I am confused about the exact purpose attachment.php ( and image.php) . I notice many themes dont have them. If single.php displays the image the way I want then is it OK to leave it out. On the other hand could i just make a copy of single.php for attachment.php and leave out the sidebar.

The other thing that confuses me is that when I add a gallery to a post I get the option to open images in an attachment page but when I add a single image to a post it only gives me the option to open the image as an image file (outside of the theme - ie without menus etc). I cant understand the point of this. What is the point in having an attachment.php file for images (or an image.php file) if it isn't going to get invoked when someone clicks on an image.

Ideally what i need is a good tutorial on attachments but I cant find any and i can find very little info in the codex.


1 Answer 1


This is part of the WordPress template system, it allows you to drill down and further customize output based in the template hierarchy, for instance if you want the attachments to have separate functionality/style then your single.php, you simply create attachment.php or go even further with MIME_type.php (like images).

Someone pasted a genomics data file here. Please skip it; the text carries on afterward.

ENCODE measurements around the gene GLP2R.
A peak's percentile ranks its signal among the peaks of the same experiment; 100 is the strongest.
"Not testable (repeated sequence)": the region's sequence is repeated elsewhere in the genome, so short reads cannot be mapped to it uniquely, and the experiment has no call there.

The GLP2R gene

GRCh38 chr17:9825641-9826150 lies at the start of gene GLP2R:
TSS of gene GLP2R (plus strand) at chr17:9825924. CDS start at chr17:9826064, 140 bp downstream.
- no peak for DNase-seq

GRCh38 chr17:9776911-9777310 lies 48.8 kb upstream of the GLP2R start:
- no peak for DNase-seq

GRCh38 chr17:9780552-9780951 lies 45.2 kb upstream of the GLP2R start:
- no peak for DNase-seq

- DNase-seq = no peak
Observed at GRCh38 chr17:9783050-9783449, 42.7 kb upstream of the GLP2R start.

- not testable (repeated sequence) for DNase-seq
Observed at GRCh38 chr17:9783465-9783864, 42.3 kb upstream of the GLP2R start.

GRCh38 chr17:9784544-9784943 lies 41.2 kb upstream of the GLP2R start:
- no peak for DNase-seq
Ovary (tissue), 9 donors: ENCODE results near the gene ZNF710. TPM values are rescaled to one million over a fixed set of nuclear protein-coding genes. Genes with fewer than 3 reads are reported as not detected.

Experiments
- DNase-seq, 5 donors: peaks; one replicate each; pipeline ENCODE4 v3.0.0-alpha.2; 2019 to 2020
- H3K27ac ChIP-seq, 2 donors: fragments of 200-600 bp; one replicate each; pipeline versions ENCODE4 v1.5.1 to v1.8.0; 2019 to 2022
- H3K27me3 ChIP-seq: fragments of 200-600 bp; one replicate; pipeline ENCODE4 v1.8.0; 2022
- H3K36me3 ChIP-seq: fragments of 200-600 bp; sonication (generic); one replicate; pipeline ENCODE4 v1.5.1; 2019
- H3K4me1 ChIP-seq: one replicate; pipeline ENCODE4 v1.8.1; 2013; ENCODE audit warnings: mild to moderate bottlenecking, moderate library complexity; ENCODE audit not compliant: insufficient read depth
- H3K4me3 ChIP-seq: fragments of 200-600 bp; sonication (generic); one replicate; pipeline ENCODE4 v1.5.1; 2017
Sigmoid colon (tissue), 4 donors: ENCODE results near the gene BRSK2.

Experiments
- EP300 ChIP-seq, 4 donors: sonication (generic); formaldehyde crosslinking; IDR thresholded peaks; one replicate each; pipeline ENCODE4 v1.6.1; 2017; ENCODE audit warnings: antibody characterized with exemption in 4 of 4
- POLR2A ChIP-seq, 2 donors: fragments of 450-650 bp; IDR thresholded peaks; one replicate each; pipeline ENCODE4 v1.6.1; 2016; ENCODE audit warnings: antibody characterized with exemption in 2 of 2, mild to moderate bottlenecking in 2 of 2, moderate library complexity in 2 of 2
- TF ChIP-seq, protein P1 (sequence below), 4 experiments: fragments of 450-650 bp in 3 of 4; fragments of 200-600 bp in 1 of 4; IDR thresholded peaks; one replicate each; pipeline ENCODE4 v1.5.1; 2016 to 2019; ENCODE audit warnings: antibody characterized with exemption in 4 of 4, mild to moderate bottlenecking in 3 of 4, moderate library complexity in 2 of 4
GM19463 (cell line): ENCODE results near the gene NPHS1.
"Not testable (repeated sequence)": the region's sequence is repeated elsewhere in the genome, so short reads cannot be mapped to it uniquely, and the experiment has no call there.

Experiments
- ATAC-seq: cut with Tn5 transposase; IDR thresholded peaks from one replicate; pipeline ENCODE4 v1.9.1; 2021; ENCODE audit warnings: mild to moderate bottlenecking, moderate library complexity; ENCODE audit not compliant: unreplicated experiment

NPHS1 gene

Also you have 4 url options when inserting single images: custom url, file, post or none

enter image description here

  • Thanks,I think i may have missed something.But having looked at it again I think my confusion arises from there being different options available on edit than on insert. You correctly point out the insert options but when editing the options appear as: custom, image, CURRENT or none. Surely this means that the only way to have an existing image open in an attachment page, unless it's url was originally set to 'post' i guess as maybe the 'current' setting retrieves this, is to take it out and put it back in again. Would you agree; or is there a way to work out the post setting for a media. Commented Sep 13, 2011 at 17:50
  • .... further to this i actually discovered that taking the file extension off the end of the image url ( in my case anyway ) gives the post url which causes the image to open in single, index or the various attachment templates as explained above. I haven't bothered to check what happens when we have image.png, image.jpg etc in the same blog post Commented Sep 13, 2011 at 17:52

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